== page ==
From Endurance to Dressage
Kids, Swings, and a Birthday Party
The birthday party!
My plan for Sunday was to try and focus on Sydney's right lead canter, but you know how it goes with best laid plans ...
Things started well; I cleaned my stalls, tacked up Sydney, and started to lead him into the arena. As I passed by Speedy's stall and turn out, I noticed that Speedy was quite focused on something in the distance. He's not a faker; if he says something is out there, it's something worth checking out. So instead of mounting up, I started leading Sydney down to the far end of the arena to figure out what had caught Speedy's eye.
I saw it before Sydney did. Just outside of the arena fence, the neighbors had placed a bunch of mylar birthday balloons to mark the turn down their road. I am glad I saw them before Sydney did. I kept on waking towards the balloons curious as to how Sydney would react. Within a moment, Sydney caught site of them, and his head shot straight up as his eyes opened wide. I gave him a minute to look, but then I continued walking. It took a bit to get to the far end of the arena because Sydney had to stop every couple of feet to check out the balloons.
By the time we got to the end, Sydney was in full flight mode. He did a wild spin and threatened to rear. I pat his neck and asked him to walk quietly beside me as we walked back to the barn. I was pleased that once we started heading back to the barn, Sydney relaxed and took a deep breath. I know the hardier riders out there would have taken the opportunity to school through the situation, but I just didn't have the energy. Instead, I walked back to the barn, put Sydney back in the cross ties, and walked over to the neighbor's.
I discovered that there was to be a BIG birthday party that afternoon beginning in the next hour and a half. The neighbors, the nicest people in the world, insisted on moving the balloons into their driveway so that they were completely out of site. I thanked them profusely and want back to re-bridle Sydney.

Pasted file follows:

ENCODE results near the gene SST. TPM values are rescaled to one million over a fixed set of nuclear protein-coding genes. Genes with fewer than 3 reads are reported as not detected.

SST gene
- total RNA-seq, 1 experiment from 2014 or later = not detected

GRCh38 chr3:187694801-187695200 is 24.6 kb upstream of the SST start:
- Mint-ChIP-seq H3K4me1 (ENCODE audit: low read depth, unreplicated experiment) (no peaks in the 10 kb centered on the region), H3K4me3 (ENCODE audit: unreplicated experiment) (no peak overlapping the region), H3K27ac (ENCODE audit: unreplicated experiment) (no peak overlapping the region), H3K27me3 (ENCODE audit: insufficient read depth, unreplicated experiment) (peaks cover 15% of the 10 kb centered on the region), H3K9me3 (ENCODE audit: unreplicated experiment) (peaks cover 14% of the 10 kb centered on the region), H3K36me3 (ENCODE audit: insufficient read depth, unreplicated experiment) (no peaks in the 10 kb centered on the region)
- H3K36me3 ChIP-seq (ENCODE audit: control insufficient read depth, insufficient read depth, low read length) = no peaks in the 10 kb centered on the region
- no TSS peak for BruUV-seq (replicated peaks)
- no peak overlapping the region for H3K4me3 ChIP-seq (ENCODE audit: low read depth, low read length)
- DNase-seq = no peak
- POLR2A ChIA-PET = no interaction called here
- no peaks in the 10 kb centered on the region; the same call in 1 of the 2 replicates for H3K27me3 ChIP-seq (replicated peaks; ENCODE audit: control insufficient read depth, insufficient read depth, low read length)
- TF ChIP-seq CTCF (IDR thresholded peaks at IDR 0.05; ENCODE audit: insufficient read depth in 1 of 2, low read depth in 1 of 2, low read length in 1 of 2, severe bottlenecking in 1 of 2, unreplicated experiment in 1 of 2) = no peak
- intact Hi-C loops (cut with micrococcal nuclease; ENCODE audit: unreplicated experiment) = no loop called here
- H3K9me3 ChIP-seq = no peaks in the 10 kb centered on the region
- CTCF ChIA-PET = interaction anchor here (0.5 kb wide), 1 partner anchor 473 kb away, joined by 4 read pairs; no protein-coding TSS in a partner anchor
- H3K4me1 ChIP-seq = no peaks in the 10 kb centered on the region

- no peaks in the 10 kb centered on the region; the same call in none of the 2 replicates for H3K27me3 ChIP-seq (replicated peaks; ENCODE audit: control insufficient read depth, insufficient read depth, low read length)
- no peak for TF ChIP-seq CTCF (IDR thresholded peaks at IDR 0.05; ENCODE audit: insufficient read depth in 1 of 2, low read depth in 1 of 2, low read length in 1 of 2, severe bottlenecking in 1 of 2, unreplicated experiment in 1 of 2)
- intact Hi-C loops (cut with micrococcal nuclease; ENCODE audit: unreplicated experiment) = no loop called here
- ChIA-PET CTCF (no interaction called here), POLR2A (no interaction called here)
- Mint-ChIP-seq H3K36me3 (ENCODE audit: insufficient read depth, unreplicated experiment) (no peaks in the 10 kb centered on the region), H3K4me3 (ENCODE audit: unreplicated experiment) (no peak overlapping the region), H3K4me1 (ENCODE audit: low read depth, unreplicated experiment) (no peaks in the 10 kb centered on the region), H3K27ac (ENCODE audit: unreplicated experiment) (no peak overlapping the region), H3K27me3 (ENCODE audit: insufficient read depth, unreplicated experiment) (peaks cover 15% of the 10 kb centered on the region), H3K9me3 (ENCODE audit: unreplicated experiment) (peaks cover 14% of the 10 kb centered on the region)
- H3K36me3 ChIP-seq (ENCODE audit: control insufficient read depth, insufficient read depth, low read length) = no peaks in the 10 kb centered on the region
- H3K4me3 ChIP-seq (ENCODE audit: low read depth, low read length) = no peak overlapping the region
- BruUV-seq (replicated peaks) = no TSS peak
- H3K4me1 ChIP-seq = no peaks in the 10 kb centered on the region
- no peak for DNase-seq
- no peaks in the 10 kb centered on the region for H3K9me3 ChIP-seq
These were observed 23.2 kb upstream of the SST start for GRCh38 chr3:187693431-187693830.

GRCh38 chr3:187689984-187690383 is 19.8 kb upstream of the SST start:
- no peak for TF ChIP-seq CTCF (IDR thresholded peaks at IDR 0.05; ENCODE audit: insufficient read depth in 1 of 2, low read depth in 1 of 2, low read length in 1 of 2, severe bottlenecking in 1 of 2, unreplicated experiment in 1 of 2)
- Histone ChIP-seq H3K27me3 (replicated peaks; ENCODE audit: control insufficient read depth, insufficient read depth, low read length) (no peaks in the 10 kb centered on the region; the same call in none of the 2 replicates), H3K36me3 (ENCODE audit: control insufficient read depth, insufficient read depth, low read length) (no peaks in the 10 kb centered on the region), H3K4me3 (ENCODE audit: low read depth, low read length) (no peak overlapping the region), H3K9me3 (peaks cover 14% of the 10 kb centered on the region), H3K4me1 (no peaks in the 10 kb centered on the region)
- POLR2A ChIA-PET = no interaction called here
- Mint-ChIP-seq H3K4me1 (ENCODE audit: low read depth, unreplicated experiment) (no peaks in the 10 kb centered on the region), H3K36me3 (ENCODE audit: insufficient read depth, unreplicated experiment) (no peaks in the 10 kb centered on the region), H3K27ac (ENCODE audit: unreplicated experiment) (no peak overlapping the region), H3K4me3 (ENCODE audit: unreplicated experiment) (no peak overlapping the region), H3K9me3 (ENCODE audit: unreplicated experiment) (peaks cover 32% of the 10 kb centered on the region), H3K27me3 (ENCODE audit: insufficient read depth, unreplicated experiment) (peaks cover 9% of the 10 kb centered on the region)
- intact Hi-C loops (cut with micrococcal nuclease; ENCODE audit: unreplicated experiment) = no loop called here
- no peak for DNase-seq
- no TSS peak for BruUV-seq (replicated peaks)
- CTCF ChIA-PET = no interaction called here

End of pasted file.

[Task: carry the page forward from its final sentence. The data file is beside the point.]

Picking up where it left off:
The neighbors' kindergarten son had friends and cousins over before the party started, and they were busy on the slide and swing structure that sits next to the arena. I grabbed my lunge line as I knew that Sydney's flight mode was still activated. Th kids moved over to a plastic roller coaster thing they have that is quite loud as they slide down it. I actually encouraged them to ride it faster so that it would be as noisy as possible while I was lunging.
Sydney was not thrilled with the sound, but he was able to keep his focus mostly on me as he cantered first to the left and then to the right. When he was breathing pretty heavily, I asked him to walk and pat his neck. I walked him over to the mounting block determined to get my ride done.
He was still tense, but he was willing to work. I spent some time just walking and asking him to relax and soften. I decided that finishing with a quiet walk would be good enough. But then Sydney asked to trot, and I figured I might as well go for it. We ended up having a very productive ride. Our left lead canter work was very solid although I decided not to use the long sides as I knew approaching the balloon end was going to cause trouble even though the balloons were gone.
I was even able to work on his right lead canter. It never was perfect, but he threw a little temper tantrum that I was able to school him through. Overall, I was glad for the birthday party shenanigans as it gave me a chance to work on the kinds of distractions that will be present when we finally start showing (ever the optimist!).
Once I felt that I had accomplished something sound, I asked Sydney for a relaxed walk and was happy with what he offered. The balloon end of the arena beckoned. When Sydney realized where we headed, he balked and tried to whirl. I have worked too hard on making that end of the arena a place where we can work comfortably to just give it up over a bunch of balloons that were no longer there.